In The Gay Report, by homosexual researchers Karla Jay and Allen Young, the authors report data showing that 73 percent of homosexuals surveyed had at some time had sex with boys sixteen to nineteen years of age or younger.

The wording seeks to convey that gay men have overwhelmingly had sex with teens, whereas “at some time” conveniently distorts consensual legal sex. Exactly the type of findings we’d expect with heterosexuals.

An in depth article by Mark E. Pietrzyk, Homosexuality and child sexual abuse: science, religion and the slippery slope, followed the 2006 resignation of US Congressman Mark Foley. We read in part in the conclusion:

A number of recent studies and articles have attempted to discredit the gay rights movement by linking homosexuality to pedophilia.  These writings have either cited articles in the scientific literature alleging to show that homosexual males are more inclined to molest children than heterosexual males, or they have attempted to demonstrate an inevitable trend toward toleration of pedophilia by employing the “slippery slope” argument.

However, the very scientists that are cited in support of the contention that gays are more likely to be molesters explicitly reject the idea that homosexuals pose a disproportionate threat to children.  […]

In fact, the Judeo-Christian tradition and many other religious traditions tolerated and even affirmed pedophilic relationships for centuries.  The contemporary taboo against such relationships developed only a little over one hundred years ago…

On Q&A Jensen was lending credence to Australian Christian Lobby head Jim Wallace’s argument that the “gay lifestyle” leads to death 20 years earlier than heterosexual estimates. Perhaps relying on Modelling the impact of HIV disease on mortality in gay and bisexual men, published in 1997, Wallace certainly chose to ignore the important follow up paper, Gay life expectancy revisited, by the same authors.

They open with this paragraph:

Over the past few months we have learnt of a number of reports regarding a paper we published in the International Journal of Epidemiology on the gay and bisexual life expectancy in Vancouver in the late 1980s and early 1990s. From these reports it appears that our research is being used by select groups in US and Finland to suggest that gay and bisexual men live an unhealthy lifestyle that is destructive to themselves and to others. These homophobic groups appear more interested in restricting the human rights of gay and bisexuals rather than promoting their health and well being.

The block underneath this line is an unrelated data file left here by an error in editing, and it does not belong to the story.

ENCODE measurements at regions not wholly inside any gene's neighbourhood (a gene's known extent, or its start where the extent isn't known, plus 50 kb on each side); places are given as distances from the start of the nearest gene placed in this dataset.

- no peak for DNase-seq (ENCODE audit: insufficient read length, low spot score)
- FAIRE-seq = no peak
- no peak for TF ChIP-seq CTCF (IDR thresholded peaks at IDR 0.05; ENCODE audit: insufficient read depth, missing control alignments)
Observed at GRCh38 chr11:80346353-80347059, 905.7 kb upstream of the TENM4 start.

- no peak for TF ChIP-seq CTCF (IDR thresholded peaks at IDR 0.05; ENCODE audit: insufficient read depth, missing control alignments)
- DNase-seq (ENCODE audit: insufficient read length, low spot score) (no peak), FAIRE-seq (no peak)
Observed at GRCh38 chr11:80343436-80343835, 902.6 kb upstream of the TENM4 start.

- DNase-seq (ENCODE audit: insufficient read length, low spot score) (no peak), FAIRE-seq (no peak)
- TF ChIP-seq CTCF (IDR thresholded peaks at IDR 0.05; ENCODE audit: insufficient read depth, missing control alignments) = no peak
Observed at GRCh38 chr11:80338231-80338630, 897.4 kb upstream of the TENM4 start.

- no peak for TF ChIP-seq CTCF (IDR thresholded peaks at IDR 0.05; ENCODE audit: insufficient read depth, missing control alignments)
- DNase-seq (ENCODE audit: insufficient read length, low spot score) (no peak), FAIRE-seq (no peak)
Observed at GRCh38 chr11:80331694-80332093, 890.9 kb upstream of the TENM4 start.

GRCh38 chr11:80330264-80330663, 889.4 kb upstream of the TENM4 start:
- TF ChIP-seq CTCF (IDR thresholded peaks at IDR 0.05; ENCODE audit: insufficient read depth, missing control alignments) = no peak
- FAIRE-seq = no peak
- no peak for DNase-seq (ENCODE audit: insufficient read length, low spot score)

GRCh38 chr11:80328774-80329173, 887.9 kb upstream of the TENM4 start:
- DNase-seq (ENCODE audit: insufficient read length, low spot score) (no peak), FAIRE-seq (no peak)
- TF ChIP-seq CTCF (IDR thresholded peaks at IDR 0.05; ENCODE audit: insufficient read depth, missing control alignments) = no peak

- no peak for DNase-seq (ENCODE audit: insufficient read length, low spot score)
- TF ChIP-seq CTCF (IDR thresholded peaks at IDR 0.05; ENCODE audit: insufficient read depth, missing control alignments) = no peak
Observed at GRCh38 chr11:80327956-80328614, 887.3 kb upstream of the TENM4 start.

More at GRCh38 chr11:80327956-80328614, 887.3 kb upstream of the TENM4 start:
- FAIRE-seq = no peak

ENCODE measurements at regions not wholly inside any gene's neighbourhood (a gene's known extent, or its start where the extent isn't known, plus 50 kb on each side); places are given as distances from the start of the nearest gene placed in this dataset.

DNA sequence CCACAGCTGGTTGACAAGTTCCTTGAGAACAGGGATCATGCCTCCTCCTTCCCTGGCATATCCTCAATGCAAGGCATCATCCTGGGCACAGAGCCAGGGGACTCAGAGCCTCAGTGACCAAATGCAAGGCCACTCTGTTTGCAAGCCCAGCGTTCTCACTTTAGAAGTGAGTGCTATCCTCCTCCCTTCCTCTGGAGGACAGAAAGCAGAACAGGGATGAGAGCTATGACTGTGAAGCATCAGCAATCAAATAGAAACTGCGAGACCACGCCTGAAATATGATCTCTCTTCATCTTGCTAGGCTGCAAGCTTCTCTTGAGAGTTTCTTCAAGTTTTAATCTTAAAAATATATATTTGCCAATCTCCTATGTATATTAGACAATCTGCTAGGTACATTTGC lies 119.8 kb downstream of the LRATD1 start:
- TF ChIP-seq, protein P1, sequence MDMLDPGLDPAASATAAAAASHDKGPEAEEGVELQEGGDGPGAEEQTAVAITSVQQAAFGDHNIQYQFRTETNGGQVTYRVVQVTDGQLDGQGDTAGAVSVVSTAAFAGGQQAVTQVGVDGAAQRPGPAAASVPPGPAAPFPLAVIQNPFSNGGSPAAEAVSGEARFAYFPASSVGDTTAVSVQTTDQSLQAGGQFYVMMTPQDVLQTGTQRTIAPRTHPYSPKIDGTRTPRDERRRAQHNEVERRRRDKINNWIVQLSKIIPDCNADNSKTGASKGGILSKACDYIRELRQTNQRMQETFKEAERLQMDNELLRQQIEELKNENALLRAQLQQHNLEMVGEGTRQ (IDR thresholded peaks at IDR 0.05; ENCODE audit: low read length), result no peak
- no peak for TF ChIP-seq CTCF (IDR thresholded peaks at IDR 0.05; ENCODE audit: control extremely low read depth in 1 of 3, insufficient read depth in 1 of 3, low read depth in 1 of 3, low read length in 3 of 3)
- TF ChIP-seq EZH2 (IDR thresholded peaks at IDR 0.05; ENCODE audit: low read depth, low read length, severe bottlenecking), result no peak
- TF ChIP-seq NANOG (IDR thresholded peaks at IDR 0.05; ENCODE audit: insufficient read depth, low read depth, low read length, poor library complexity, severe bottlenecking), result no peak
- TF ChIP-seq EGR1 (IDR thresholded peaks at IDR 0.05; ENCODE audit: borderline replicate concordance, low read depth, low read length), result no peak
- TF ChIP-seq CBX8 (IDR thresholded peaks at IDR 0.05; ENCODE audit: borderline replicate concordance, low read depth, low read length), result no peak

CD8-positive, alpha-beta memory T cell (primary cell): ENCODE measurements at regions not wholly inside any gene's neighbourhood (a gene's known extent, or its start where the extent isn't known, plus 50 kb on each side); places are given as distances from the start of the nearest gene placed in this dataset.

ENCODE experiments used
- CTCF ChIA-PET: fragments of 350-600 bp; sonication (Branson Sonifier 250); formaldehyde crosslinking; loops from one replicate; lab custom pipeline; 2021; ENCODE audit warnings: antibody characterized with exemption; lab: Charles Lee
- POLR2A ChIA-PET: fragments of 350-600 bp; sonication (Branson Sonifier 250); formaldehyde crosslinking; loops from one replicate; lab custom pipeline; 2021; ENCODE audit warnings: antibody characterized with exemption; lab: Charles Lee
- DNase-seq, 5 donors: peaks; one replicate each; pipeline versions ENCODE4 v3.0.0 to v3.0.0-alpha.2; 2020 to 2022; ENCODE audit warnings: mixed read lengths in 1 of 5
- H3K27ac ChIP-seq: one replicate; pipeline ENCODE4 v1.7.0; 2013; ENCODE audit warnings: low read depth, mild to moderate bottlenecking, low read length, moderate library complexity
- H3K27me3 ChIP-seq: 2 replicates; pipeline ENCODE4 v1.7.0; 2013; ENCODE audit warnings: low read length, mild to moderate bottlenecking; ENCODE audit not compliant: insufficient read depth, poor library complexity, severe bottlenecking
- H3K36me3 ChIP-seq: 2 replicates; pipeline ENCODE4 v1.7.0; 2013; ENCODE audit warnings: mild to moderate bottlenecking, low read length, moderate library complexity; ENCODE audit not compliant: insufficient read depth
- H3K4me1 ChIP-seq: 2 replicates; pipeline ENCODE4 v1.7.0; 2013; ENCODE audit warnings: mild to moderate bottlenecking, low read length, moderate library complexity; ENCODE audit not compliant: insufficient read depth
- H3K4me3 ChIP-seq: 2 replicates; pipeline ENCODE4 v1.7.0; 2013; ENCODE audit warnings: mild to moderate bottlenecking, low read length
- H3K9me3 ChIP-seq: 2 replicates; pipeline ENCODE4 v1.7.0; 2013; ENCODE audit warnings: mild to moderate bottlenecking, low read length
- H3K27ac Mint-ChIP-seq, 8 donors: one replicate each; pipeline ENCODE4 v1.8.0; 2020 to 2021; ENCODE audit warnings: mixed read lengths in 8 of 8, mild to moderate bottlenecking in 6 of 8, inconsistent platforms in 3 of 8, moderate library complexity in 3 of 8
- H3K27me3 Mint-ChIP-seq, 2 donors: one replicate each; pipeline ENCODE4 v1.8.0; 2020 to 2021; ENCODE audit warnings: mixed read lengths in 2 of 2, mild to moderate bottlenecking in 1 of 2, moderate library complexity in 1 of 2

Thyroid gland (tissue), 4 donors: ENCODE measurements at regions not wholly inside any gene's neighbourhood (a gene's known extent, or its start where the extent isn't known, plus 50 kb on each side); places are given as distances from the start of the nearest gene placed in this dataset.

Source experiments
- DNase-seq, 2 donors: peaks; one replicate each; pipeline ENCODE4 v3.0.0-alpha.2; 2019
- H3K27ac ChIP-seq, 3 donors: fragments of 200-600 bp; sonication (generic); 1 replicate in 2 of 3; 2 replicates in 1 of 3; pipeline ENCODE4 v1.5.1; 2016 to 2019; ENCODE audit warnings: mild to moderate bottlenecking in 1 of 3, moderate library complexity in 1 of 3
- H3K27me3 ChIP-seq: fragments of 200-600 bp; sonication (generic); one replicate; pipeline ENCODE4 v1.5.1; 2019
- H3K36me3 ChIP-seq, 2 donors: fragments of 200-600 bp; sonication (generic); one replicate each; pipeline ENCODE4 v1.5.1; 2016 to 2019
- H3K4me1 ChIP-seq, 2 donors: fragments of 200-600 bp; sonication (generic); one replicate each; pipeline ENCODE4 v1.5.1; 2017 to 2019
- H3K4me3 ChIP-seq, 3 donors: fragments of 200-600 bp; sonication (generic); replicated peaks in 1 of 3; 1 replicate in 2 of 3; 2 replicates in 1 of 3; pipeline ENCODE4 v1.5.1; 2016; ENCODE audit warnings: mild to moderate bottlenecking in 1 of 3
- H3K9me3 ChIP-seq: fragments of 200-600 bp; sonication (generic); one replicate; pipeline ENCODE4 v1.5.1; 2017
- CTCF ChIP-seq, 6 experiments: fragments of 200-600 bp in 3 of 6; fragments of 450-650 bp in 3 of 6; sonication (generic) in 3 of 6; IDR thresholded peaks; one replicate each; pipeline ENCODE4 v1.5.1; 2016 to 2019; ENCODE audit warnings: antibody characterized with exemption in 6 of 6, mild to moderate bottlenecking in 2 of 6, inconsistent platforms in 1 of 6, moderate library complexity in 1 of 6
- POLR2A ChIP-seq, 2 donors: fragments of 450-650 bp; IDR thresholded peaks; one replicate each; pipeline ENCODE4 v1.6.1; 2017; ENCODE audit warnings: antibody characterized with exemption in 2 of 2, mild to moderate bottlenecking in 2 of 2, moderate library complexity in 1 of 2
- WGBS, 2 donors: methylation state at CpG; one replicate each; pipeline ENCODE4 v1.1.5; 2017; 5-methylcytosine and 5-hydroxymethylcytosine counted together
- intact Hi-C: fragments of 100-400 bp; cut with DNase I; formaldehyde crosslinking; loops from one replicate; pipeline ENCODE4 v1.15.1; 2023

Wallace might like to buttress his bigotry with the solidly debunked “gay obituary study” published by the head of Family Research Council (a documented Hate Group) Paul Cameron, with Playfair and Wellum. Choosing only obituaries these guys “concluded” gay men die at 43. I’m sure this came as quite a shock to all the living gay men from the same generation over 43 years of age. Especially as the sample had no living subjects and further skewed it’s results by sampling only urban openly gay men.

Today, with antiretroviral drugs mean life expectancy from the time of diagnosis with HIV is over 40 years. So, these chaps had to zero in on a particular time period and ignore living subjects. Average age of death from AIDS was around 40 years. 20% of gay men would die of AIDS in the period before drug treatment. According to Steven Ross, even if we crank that up to 50% Cameron’s mean lifespan of 43 years requires healthy gay men to die at 46. Said differently, if healthy gay men died at 70 those with AIDS would need to die at 16.

Then there’s the group of bigoted evangelicals I personally enjoy catching out in their abuse of science. The conservative anti-drug lobby continues to produce junk science arguing measures to control blood borne virus spread have failed. They remain at the forefront of efforts to undermine the methodology of expert panels who conclude illicit drug prohibition tactics in present form are quite damaging. An assorted group of Christian fundamentalists bent on faith based practices, it is quite sad to see them attack Christian run faith based charities.